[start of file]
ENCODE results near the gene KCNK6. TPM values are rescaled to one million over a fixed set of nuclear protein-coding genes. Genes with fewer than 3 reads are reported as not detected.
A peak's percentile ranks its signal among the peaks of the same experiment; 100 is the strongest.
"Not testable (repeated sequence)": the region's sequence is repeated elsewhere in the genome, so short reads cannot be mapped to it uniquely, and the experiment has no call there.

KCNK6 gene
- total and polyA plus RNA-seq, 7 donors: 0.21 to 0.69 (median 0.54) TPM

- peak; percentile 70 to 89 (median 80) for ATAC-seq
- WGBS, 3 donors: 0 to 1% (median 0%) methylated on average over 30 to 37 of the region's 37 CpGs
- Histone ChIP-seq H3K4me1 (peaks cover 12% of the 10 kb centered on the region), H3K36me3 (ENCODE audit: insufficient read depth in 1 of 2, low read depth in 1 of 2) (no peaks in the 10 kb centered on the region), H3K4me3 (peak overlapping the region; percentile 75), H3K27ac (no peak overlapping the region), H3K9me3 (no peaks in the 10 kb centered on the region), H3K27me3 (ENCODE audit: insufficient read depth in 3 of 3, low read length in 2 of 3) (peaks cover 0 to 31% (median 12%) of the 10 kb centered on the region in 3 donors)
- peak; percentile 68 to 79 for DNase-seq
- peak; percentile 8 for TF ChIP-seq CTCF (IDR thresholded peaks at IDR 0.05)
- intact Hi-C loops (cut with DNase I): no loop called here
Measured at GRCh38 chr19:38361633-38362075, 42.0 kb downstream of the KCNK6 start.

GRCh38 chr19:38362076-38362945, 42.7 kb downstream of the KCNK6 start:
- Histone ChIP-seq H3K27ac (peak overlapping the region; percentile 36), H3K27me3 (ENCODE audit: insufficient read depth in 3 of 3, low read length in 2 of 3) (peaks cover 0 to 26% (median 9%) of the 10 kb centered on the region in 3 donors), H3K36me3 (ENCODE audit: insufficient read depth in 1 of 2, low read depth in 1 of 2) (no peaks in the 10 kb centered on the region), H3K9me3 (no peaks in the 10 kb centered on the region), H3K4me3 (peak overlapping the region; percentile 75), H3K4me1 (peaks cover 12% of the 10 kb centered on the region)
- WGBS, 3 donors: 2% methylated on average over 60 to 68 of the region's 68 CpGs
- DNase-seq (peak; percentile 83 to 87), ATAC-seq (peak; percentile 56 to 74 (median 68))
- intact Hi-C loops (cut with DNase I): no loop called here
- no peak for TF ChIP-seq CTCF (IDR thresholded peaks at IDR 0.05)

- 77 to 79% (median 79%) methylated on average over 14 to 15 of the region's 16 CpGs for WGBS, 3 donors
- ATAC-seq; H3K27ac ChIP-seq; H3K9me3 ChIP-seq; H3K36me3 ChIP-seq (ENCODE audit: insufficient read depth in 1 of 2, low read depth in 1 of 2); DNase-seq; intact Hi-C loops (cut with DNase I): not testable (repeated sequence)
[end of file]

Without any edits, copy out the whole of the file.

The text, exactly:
ENCODE results near the gene KCNK6. TPM values are rescaled to one million over a fixed set of nuclear protein-coding genes. Genes with fewer than 3 reads are reported as not detected.
A peak's percentile ranks its signal among the peaks of the same experiment; 100 is the strongest.
"Not testable (repeated sequence)": the region's sequence is repeated elsewhere in the genome, so short reads cannot be mapped to it uniquely, and the experiment has no call there.

KCNK6 gene
- total and polyA plus RNA-seq, 7 donors: 0.21 to 0.69 (median 0.54) TPM

- peak; percentile 70 to 89 (median 80) for ATAC-seq
- WGBS, 3 donors: 0 to 1% (median 0%) methylated on average over 30 to 37 of the region's 37 CpGs
- Histone ChIP-seq H3K4me1 (peaks cover 12% of the 10 kb centered on the region), H3K36me3 (ENCODE audit: insufficient read depth in 1 of 2, low read depth in 1 of 2) (no peaks in the 10 kb centered on the region), H3K4me3 (peak overlapping the region; percentile 75), H3K27ac (no peak overlapping the region), H3K9me3 (no peaks in the 10 kb centered on the region), H3K27me3 (ENCODE audit: insufficient read depth in 3 of 3, low read length in 2 of 3) (peaks cover 0 to 31% (median 12%) of the 10 kb centered on the region in 3 donors)
- peak; percentile 68 to 79 for DNase-seq
- peak; percentile 8 for TF ChIP-seq CTCF (IDR thresholded peaks at IDR 0.05)
- intact Hi-C loops (cut with DNase I): no loop called here
Measured at GRCh38 chr19:38361633-38362075, 42.0 kb downstream of the KCNK6 start.

GRCh38 chr19:38362076-38362945, 42.7 kb downstream of the KCNK6 start:
- Histone ChIP-seq H3K27ac (peak overlapping the region; percentile 36), H3K27me3 (ENCODE audit: insufficient read depth in 3 of 3, low read length in 2 of 3) (peaks cover 0 to 26% (median 9%) of the 10 kb centered on the region in 3 donors), H3K36me3 (ENCODE audit: insufficient read depth in 1 of 2, low read depth in 1 of 2) (no peaks in the 10 kb centered on the region), H3K9me3 (no peaks in the 10 kb centered on the region), H3K4me3 (peak overlapping the region; percentile 75), H3K4me1 (peaks cover 12% of the 10 kb centered on the region)
- WGBS, 3 donors: 2% methylated on average over 60 to 68 of the region's 68 CpGs
- DNase-seq (peak; percentile 83 to 87), ATAC-seq (peak; percentile 56 to 74 (median 68))
- intact Hi-C loops (cut with DNase I): no loop called here
- no peak for TF ChIP-seq CTCF (IDR thresholded peaks at IDR 0.05)

- 77 to 79% (median 79%) methylated on average over 14 to 15 of the region's 16 CpGs for WGBS, 3 donors
- ATAC-seq; H3K27ac ChIP-seq; H3K9me3 ChIP-seq; H3K36me3 ChIP-seq (ENCODE audit: insufficient read depth in 1 of 2, low read depth in 1 of 2); DNase-seq; intact Hi-C loops (cut with DNase I): not testable (repeated sequence)